# Negative energy

Negative energy is a concept used in physics to explain the nature of certain fields, including the gravitational field and various quantum field effects.

## Gravitational potential energy

Gravitational potential energy can be defined as being negative, but it has no physical meaning since a potential energy is always defined up to a constant. Gravity is a force deriving from a potential, hence, for an object of mass ${\displaystyle m}$ at ${\displaystyle P}$ in the field created by a point like object of mass ${\displaystyle M}$ at ${\displaystyle O}$,

${\displaystyle {\vec {F}}_{m/M}={\frac {-GmM{\vec {OP}}}{\|OP\|^{3}}}=-{\vec {\nabla }}\Phi (P)}$

Solving this differential equation leads to

${\displaystyle \Phi (P)={\frac {-GmM}{\|OP\|}}+K}$

${\displaystyle K}$ is often taken equal to 0 so that the potential energy at infinity is 0, then the potential energy is always negative for any distance. There is no physical need for ${\displaystyle K}$ to be 0, it could be arbitrarily positive. Potential energy should not be confused with the field energy density or its integral, even if related. As two massive objects move towards each other, the motion accelerates under gravity causing an increase in the (positive) kinetic energy of the system and decrease of the same amount in the gravitational potential energy of the object. This is because the law of conservation of energy requires that the net energy of the system will not change. The gravitational potential energy is a kind of binding energy. [1]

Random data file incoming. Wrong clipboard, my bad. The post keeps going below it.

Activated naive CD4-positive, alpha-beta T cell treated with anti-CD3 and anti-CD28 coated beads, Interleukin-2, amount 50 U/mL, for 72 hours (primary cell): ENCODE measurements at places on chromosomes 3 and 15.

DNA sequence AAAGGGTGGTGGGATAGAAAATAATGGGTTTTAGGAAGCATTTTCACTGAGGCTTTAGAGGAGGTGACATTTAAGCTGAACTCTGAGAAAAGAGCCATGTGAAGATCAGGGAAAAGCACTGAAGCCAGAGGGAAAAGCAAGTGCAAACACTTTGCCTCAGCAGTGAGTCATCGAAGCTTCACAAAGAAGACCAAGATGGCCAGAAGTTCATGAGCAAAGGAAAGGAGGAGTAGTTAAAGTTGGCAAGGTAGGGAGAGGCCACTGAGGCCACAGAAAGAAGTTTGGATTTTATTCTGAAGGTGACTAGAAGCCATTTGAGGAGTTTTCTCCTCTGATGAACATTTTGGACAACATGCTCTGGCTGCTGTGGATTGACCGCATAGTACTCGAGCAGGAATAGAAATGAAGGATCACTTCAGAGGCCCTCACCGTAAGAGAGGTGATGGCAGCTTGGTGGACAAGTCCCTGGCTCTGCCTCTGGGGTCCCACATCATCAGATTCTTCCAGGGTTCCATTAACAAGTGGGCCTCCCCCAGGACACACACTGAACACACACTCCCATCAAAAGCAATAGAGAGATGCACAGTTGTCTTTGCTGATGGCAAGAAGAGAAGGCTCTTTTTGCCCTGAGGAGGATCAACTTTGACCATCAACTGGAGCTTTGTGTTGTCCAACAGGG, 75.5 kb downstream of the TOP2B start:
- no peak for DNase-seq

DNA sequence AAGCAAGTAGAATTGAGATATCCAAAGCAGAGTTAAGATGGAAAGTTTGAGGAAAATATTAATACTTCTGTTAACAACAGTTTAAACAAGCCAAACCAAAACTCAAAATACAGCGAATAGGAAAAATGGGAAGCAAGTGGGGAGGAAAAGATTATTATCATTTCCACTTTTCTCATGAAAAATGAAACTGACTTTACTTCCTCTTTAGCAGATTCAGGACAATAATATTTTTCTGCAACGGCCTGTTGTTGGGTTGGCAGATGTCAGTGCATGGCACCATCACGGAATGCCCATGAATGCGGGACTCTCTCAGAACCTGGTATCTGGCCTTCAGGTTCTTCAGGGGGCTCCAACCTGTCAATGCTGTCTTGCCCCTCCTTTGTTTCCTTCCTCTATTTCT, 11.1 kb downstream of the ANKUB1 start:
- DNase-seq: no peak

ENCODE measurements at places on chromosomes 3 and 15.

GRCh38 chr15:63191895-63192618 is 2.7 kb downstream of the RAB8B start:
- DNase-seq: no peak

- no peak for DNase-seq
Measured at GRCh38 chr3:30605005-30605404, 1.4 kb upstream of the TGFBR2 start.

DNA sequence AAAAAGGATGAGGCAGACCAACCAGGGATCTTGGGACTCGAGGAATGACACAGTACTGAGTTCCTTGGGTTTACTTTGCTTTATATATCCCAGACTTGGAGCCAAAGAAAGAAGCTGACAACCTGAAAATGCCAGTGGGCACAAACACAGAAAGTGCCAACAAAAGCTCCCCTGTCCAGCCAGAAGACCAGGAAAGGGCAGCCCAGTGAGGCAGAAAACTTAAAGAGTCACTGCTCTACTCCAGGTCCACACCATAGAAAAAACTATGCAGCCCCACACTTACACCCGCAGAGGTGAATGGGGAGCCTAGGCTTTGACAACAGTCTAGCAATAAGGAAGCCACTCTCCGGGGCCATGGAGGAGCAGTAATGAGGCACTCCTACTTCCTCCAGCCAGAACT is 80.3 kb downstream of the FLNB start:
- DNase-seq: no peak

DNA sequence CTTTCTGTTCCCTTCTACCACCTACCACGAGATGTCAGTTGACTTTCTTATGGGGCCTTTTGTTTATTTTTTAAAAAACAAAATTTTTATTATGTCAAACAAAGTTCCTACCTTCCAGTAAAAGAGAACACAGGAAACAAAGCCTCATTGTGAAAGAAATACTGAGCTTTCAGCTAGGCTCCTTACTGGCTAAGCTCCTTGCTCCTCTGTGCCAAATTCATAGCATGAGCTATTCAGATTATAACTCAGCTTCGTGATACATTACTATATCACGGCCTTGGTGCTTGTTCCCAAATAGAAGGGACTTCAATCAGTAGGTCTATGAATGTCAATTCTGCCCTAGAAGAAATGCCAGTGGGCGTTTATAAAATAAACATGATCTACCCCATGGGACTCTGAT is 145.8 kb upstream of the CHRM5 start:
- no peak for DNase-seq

A universe in which positive energy dominates will eventually collapse in a "Big Crunch", while an "open" universe in which negative energy dominates will either expand indefinitely or eventually disintegrate in a "big rip". In the zero-energy universe model ("flat" or "Euclidean"), the total amount of energy in the universe is exactly zero: its amount of positive energy in the form of matter is exactly cancelled out by its negative energy in the form of gravity.[2] It is unclear which, if any, of these models accurately describes the real universe.

## Quantum field effects

Negative energies and negative energy density are consistent with quantum field theory.[3]

### Virtual particles

In quantum theory, the uncertainty principle allows the vacuum of space to be filled with virtual particle-antiparticle pairs which appear spontaneously and exist for only a short time before, typically, annihilating themselves again. Some of these virtual particles can have negative energy. Their behaviour plays a role in several important phenomena, as described below.

### Casimir effect